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‘At 30, I was Nigeria’s youngest bank CEO’

Olorogun O’tega Emerhor, consummate banker, businessman, politician, onetime youngest bank CEO, philanthropist who just turned 60 in this interview with Bolaji Ogundele speaks on his many exploits. Excerpts:

Life at 60

Well, at 60, I don’t think you have any other choice than to be wise. When I was 40 I thought at 50 I would retire from business and I would have achieved all that I need so that I can travel and do whatever I like. But we are in a country where things change rapidly, where people who are rich today can be poor tomorrow and those who are poor today can be rich tomorrow. By the time you are 60 you already have a family; I have three grand children as we speak and that tells you the level of dependency are also high. I have extended family also. I am a politician and all that.

When you put all that together, you realize that your life affects so many people. At 60, no matter who you are, you have crossed so many people and it imposes a responsibility on you to be matured, to be wise and to be more understanding on how life affects people. It teaches a lot of lessons. What I can say for myself is that; God has been wonderful to my life, He has touched me and He has blessed me.  God has also used me as an instrument to also reach out to other people. I give Him (God) all the credit. I still ask God everyday to make me wise, that was the only thing Solomon asked for. At 60, you are an example to so many people. You’re a mentor to so many people –people want to use you to model their lives. It’s a great responsibility.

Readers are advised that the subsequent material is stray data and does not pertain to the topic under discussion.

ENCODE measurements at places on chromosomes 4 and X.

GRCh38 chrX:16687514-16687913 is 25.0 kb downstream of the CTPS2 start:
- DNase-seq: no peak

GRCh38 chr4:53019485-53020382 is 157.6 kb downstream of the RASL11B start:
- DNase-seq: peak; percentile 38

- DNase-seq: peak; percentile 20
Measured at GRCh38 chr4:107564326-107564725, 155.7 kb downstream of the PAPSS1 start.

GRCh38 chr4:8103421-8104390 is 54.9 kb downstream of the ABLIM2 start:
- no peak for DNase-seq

At 60, my reflection is to be thankful to God.   If you look at the mood in the country today and circumstances of everybody, what should I be doing to celebrate my 60 years? Is it to invite rich people, buy champagne and let’s drink?

No! I felt that I should use this as an occasion to reach out to Nigerians that are under stress and that is why as a family we sat down and said ‘lets come down to my community and do most of the activities here’. Let’s design a medical outreach; this will take place in about four communities; we are going to test people’s eyes, do tests and give free drugs.